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Bonny Johnson receives prestigious award

By Ryan Paulsen, The Daily Observer

Christian Peña / Courtesy Association of Community Health Centres
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Bonny Johnson was recently honoured with the Joe Leonard Award for her lifetime contribution to community health in the Ottawa Valley. The award is the highest honour given out by the Association of Ontario Health Centres.

Christian Peña / Courtesy Association of Community Health Centres
Bonny Johnson was recently honoured with the Joe Leonard Award for her lifetime contribution to community health in the Ottawa Valley. The award is the highest honour given out by the Association of Ontario Health Centres.

A local nurse practitioner, Bonny Johnson, has been awarded the most prestigious honour handed out by the Association of Ontario Health Centres (AOHC).

The Joe Leonard Award, named for the LAMP Community Health Centre's first executive director who helped a great many people over the course of his 25-year career.

"The purpose of this award is to recognize individuals like Joe Leonard," explains the AOHC website, "who have demonstrated extraordinary leadership, commitment and support for creative solutions for accessible, high quality and affordable health care."

Johnson started her career in health care after graduating from the Lorraine School of Nursing in 1974, working in long-term care and hospital settings before joining the primary care clinic of Dr. Edward "Mick" Pye in 1980. In the 1990s, when it became clear that there was nobody likely to take over primary care medicine in the area after Dr. Pye, Johnson began working on the development of a community health centre (CHC) and transitioning into the role of nurse practitioner.

Eventually, her efforts at organization and fundraising paid off, and two satellite clinics were set up -- one in Cobden and on in Beachburg. These in turn went on to collectively become the Whitewater-Bromley CHC Satellite.

"Community Health Centres develop programs and services that are very specific to the needs of the community, which is a wonderful thing," Johnson said in an interview with the AOHC.  "The model also allows the community itself to take ownership of their CHC. Over the period of time that Whitewater-Bromley has evolved -- and it's not always easy because not everyone agrees on direction -- everyone from board members to volunteers in the community who run exercise programs and other activities have contributed because they believe in the health centre, because they feel safe there. That, to me, is much different from health care being dispensed to someone. The community is an equal partner in the centre and their own care."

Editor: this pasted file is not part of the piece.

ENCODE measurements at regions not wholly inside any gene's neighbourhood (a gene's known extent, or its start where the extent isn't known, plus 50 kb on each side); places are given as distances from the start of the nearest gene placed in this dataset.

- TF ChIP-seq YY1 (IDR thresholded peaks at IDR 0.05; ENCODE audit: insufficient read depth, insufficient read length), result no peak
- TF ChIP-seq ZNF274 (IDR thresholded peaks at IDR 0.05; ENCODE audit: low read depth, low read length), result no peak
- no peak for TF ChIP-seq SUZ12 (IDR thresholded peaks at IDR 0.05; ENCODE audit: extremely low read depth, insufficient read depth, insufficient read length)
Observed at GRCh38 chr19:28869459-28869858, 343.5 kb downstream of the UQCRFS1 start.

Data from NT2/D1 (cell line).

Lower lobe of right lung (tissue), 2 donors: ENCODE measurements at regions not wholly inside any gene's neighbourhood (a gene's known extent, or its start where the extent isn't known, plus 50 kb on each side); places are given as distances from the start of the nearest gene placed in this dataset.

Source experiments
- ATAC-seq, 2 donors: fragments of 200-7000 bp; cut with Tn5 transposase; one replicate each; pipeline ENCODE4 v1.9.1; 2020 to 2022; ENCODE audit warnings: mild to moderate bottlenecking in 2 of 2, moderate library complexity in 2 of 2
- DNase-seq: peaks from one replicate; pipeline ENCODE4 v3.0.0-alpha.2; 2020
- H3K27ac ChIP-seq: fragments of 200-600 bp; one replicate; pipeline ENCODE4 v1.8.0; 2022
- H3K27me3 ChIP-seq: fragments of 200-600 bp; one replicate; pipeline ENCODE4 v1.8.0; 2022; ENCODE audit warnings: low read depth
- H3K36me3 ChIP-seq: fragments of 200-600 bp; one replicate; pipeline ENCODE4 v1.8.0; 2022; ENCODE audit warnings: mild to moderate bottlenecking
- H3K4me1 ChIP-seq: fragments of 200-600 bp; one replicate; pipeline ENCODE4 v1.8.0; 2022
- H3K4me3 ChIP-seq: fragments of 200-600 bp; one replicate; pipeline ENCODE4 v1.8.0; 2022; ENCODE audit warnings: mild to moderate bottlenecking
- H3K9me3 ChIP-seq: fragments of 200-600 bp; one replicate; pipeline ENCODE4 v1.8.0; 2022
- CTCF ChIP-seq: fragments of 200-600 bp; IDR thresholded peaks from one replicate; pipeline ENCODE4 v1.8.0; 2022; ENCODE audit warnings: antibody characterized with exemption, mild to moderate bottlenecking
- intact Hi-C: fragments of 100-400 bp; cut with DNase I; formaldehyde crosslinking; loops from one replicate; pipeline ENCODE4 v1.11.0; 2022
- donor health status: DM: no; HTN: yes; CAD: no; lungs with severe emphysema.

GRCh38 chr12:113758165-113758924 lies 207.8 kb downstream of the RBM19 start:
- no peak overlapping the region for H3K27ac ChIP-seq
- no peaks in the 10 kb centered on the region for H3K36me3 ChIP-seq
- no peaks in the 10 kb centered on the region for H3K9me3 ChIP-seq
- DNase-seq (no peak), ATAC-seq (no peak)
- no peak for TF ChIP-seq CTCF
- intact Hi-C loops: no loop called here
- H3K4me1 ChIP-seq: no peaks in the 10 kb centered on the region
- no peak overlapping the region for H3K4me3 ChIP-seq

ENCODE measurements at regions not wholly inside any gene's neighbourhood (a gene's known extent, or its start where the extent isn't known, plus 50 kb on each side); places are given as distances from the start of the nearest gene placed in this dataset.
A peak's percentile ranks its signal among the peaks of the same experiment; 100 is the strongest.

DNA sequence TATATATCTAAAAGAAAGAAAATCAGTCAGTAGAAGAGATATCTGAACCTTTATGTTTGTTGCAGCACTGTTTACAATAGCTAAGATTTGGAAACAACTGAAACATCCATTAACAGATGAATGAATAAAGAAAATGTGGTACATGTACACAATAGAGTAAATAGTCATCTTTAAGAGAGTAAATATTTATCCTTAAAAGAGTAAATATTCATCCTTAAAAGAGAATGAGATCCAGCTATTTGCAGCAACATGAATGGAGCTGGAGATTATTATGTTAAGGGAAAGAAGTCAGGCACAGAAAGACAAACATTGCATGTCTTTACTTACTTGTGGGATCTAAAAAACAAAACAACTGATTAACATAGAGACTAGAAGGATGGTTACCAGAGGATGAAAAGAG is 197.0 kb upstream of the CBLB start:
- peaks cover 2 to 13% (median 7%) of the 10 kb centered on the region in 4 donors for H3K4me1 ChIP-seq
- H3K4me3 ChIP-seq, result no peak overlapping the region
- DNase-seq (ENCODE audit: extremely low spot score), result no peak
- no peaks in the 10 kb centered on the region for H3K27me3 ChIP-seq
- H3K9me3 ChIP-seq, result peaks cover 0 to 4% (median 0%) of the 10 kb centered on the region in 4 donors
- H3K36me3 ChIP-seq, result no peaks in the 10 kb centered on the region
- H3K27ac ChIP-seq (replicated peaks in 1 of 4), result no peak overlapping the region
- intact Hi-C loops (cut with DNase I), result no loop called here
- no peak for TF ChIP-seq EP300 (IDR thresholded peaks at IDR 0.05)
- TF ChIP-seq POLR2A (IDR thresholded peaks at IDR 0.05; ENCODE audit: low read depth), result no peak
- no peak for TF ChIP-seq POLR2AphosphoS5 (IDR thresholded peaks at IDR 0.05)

In his nomination letter, John Jordan, Lanark Renfrew Health and Community Services executive director, who also presented Johnson with the award, said that she "exemplifies the work of Joe Leonard towards a holistic approach to community health."

For Johnson, that holistic approach extends not just to the final product of health service, but all the way up the organizational ladder.

"Everyone matters," she said in the AOHC interview. "It's as simple as that. Because it's truly an interdisciplinary team, CHCs develop programs and services that are very specific to the needs of the community, which is a wonderful thing. The model also allows the community itself to take ownership of their CHC. Over the period of time that Whitewater-Bromley has evolved -- and it's not always easy because not everyone agrees on direction -- everyone from board members to volunteers in the community who run exercise programs and other activities have contributed because they believe in the health centre, because they feel safe there. That, to me, is much different from health care being dispensed to someone. The community is an equal partner in the centre and their own care."

rpaulsen@postmedia.com

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